In fact, according to a new report from the Association of National Advertisers (ANA), 78% of the companies surveyed say they now have in-house agency functions (video production, editorial teams, social media-writing, etc.), compared to 42% in 2008.
In other words, David is actually defeating Goliath -- and ad buyers are getting desperate.
‘Branded content’ has forever given ad execs a nasty eye-twitch
Now it’s a full-on aneurysm.
The trend has pushed advertisers into a financial corner over the years, leading to shady practices that favor their own agency’s production units.
While these things may have helped in the short-term, it’s ultimately pushed even more marketers to go DIY -- and invited the feds to start sniffing around.
The truth hurts
In this day and age, most 13-year-olds living in Ohio have an editing suite in their parents’ basement (and their pockets). Meaning there’s an endless pool of content-creating talent at the disposal of marketers like never before.
Now, we’re finally starting to see just how hard this is hitting agencies -- whether they can recover is another story.
Banking on an iconic brand, the Palm Pilot is back -- but more useless than ever
The Palm Pilot brand is on the rebound with a new “ultra-mobile” Palm phone -- one of several new gadgets trying to use a nostalgic brand to sell a new tech product.
If this is ‘innovation,’ we’ll eat our palms
The most striking thing about the new Palm is how it manages to undermine its own selling points with “features” that are just slightly worse versions of things that already exist.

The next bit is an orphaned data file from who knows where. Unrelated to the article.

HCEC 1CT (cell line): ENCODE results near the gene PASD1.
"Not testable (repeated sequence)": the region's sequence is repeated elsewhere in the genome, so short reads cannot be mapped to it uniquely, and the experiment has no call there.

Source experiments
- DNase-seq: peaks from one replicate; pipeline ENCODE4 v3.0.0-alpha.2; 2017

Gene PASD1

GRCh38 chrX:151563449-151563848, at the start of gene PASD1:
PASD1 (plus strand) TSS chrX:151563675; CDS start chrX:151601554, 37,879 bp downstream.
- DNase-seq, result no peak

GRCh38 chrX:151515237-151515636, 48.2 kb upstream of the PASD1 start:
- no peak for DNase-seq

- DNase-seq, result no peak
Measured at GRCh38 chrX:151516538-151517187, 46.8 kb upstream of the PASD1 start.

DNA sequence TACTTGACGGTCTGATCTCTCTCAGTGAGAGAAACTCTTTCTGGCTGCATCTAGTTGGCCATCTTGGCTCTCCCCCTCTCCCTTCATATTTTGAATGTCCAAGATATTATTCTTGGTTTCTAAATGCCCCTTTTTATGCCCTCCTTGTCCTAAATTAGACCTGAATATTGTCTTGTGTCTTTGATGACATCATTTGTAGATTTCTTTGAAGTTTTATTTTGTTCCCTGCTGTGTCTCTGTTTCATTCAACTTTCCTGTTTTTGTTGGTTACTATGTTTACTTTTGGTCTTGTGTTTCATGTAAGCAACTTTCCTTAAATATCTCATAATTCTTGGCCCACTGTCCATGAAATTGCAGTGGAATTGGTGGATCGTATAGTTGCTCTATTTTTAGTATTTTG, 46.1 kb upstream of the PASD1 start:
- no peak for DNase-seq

Palm plans to replace phones with other (slightly smaller) smartphones and eliminate digital distractions by offering all the same apps, just slower. Plus, at $349, it’s more expensive than more powerful real phones, despite its smaller-than-average battery and storage.
Palm’s site highlights its contradictions: “Palm is for those moments when you are more engaged in real life than your device, but you still may want to Snapchat your bestie, Instagram your dinner or text your friends to join.”
Using an old brand to sell new products
When Palm spun off for $53.3B in 2000, it was worth more than its parent company -- and GM and McDonalds. But, unable to compete with the iPhone, Palm sold to HP in 2010 for just $1.2B. Now, 2 former Samsung designers are licensing the brand’s iconic name to relaunch Palm.
Other companies have resuscitated iconic brands: Polaroid revamped its iconic instant camera to make a surprising comeback, and Nintendo successfully revived its classic console to sell new products.
But instead of creating a new product that evokes an old one (like Polaroid) or using an old product to sell a new one (like Nintendo), Palm made a new product with old features.
The Hustle’s Chief Bean Counter, Danny, is fawning over Divvy, which he calls, “the easiest company expense tool app I’ve ever seen.” And Danny has seen A LOT of expense tools.
Divvy eliminates the need to use personal credit cards for company use,
Managers can set up, monitor, and control budgets, and
Expensing is done as you spend, automatically.
Or, more to the point:
Divvy makes company spending simple
The Divvy platform removes the tedium and data entry from company expenses.
Just cut a virtual or physical Divvy card for any employee, then set a budget and off they go. Managers can approve purchases on the fly from the Divvy app, meaning nobody overspends. Ever.
And no more receipt photos or napkin math. With Divvy, every swipe is automatically tracked in a real-time expense dashboard. Plus, Divvy plays nice with accounting tools you’re already using, like Xero or QuickBooks.
It’s corporate expensing you don’t have to think about, which is all Danny’s ever dreamt of-- well, that and a mansion in Malibu.
And if you’re a decision maker who schedules a demo, Divvy will sling ya’ $100 -- fo’ free.